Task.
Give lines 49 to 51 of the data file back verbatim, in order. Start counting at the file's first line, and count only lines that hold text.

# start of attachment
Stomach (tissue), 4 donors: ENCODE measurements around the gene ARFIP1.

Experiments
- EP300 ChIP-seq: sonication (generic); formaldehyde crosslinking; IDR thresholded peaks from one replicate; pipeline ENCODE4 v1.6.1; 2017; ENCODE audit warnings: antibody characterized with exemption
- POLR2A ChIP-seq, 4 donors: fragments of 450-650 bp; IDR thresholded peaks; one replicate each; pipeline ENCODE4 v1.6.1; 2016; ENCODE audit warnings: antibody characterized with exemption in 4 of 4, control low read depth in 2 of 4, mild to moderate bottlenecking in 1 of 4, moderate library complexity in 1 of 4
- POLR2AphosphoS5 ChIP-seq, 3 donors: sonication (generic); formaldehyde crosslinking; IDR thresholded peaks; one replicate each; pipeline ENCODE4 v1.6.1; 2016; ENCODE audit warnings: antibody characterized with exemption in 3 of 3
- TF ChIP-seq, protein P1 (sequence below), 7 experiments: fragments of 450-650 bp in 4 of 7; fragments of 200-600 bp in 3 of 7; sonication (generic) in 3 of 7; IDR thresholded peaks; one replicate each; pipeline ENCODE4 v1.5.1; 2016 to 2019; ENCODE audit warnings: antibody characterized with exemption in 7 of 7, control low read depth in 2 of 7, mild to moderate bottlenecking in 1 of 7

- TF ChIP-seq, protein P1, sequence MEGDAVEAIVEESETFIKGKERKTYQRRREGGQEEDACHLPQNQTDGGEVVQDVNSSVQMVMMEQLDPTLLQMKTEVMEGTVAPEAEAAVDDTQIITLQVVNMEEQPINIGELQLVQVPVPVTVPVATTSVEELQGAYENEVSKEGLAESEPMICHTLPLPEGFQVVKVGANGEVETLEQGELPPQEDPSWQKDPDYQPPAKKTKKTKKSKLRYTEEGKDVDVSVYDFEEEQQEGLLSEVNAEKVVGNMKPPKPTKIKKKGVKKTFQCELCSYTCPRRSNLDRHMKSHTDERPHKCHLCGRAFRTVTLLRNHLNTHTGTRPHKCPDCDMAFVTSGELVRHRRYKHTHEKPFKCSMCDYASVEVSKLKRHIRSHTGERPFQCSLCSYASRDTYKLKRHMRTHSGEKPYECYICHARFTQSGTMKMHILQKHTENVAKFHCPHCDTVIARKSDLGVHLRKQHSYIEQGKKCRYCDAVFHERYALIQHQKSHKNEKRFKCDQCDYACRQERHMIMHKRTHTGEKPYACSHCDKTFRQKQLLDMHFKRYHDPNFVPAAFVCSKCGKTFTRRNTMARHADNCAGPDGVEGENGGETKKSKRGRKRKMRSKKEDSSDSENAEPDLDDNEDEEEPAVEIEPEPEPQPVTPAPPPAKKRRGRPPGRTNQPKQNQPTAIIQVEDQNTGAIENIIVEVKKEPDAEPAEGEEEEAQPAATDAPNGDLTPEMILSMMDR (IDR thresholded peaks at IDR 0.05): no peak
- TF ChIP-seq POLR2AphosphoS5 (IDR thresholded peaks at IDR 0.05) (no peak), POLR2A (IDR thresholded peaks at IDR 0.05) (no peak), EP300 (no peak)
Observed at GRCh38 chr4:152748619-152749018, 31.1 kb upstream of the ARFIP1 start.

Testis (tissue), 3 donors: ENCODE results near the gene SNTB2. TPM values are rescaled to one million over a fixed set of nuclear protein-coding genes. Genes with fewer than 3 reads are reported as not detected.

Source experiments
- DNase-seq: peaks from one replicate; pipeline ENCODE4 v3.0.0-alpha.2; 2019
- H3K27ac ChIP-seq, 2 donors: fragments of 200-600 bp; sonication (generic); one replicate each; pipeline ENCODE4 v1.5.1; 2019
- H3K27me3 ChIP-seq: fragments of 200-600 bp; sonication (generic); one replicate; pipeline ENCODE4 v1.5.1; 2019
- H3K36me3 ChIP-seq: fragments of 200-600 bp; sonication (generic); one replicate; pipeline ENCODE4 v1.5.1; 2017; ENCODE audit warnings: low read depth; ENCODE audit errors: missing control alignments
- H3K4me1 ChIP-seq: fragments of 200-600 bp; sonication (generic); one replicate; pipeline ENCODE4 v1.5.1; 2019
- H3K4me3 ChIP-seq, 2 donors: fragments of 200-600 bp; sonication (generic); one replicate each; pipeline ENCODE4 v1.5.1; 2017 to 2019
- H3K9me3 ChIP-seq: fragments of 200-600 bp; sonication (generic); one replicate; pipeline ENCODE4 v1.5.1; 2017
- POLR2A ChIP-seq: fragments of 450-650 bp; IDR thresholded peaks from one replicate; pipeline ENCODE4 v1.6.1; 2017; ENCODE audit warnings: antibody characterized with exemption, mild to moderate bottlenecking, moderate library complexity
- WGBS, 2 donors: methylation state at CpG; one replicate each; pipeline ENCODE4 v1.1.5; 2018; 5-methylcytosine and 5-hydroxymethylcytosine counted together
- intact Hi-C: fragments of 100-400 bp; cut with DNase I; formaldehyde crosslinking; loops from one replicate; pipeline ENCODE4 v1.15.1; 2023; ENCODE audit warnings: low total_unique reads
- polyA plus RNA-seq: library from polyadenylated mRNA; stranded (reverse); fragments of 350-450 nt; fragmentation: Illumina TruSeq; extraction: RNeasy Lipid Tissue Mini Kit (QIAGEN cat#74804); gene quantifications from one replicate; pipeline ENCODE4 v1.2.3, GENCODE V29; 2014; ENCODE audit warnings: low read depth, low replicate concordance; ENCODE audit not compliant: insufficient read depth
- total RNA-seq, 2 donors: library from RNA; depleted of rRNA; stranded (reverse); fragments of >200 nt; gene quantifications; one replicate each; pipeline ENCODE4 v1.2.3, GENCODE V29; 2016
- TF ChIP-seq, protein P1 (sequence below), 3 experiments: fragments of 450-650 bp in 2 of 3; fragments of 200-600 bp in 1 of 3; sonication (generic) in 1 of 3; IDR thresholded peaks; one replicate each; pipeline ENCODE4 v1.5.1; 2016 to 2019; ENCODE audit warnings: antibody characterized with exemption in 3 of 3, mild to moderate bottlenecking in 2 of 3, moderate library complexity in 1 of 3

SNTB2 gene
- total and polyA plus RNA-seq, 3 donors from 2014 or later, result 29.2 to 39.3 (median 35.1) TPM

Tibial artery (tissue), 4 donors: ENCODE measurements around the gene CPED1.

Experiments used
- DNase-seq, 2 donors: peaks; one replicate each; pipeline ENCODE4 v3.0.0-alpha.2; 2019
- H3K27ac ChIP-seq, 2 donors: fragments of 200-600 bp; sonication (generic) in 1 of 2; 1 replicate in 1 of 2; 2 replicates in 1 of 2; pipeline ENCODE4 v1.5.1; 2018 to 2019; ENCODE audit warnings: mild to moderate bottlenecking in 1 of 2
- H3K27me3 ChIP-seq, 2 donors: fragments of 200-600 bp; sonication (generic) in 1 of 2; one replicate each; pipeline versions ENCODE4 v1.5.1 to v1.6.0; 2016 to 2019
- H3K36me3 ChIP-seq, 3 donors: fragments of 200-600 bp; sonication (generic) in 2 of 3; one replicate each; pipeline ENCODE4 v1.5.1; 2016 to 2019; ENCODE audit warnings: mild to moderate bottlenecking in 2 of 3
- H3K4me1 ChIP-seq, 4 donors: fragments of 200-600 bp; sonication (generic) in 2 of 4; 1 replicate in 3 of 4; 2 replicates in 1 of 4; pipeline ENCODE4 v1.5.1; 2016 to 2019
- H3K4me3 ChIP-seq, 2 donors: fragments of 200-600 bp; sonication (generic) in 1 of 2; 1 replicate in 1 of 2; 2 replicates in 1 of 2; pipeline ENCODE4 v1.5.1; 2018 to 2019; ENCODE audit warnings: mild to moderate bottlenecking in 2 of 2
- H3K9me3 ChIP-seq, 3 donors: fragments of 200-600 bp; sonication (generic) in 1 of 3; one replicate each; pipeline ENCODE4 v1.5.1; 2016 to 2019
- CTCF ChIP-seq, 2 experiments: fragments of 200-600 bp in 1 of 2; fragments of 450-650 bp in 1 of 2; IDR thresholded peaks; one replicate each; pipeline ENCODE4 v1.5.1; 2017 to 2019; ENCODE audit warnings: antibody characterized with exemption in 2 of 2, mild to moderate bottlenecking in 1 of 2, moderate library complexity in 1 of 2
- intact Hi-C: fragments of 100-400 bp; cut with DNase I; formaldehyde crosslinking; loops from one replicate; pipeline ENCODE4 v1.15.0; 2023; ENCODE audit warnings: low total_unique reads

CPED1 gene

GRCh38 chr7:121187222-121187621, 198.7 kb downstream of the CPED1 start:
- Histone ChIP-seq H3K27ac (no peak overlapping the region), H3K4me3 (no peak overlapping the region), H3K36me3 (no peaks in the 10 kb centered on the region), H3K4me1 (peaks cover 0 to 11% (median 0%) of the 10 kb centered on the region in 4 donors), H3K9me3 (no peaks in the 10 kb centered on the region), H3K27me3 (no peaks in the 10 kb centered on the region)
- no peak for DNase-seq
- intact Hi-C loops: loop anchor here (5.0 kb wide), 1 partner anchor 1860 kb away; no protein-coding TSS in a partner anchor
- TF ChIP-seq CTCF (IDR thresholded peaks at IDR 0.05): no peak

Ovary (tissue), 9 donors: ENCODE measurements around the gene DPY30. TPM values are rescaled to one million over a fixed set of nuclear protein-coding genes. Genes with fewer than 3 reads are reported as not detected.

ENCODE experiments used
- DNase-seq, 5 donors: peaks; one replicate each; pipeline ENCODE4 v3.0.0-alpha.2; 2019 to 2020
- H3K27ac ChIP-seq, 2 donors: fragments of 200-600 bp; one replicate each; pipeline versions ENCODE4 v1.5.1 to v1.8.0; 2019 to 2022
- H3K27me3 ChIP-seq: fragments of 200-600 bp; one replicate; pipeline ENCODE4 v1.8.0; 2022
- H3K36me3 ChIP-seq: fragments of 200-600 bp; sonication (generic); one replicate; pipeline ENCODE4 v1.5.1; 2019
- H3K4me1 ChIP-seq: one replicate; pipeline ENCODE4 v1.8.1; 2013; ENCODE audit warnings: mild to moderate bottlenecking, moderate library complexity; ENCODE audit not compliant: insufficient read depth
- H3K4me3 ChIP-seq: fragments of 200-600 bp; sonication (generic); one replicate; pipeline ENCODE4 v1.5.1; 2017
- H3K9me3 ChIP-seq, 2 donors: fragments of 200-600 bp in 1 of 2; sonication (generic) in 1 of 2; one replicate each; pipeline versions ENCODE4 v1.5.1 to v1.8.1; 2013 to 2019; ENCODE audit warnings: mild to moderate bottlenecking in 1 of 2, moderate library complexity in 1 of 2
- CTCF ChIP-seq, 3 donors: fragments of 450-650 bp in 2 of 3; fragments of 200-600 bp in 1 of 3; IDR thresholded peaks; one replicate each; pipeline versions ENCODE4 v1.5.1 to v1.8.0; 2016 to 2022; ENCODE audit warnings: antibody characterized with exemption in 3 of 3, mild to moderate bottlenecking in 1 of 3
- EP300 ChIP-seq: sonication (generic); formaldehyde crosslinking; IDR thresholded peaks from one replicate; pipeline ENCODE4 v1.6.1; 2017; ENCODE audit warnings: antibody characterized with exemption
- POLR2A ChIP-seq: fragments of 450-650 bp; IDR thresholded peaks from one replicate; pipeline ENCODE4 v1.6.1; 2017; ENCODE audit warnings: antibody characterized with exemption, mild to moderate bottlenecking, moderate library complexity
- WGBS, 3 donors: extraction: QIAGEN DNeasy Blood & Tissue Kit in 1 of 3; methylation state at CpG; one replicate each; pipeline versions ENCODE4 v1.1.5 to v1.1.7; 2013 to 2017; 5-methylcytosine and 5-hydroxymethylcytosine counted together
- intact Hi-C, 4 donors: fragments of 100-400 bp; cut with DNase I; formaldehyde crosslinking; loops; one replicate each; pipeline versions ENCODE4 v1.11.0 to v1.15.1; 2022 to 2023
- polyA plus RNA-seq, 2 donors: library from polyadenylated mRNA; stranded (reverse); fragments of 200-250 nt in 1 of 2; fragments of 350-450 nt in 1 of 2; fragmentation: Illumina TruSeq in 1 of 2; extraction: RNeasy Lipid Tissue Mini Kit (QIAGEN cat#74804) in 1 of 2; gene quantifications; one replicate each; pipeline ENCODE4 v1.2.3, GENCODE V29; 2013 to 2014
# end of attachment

- H3K36me3 ChIP-seq: fragments of 200-600 bp; sonication (generic); one replicate; pipeline ENCODE4 v1.5.1; 2019
- H3K4me1 ChIP-seq: one replicate; pipeline ENCODE4 v1.8.1; 2013; ENCODE audit warnings: mild to moderate bottlenecking, moderate library complexity; ENCODE audit not compliant: insufficient read depth
- H3K4me3 ChIP-seq: fragments of 200-600 bp; sonication (generic); one replicate; pipeline ENCODE4 v1.5.1; 2017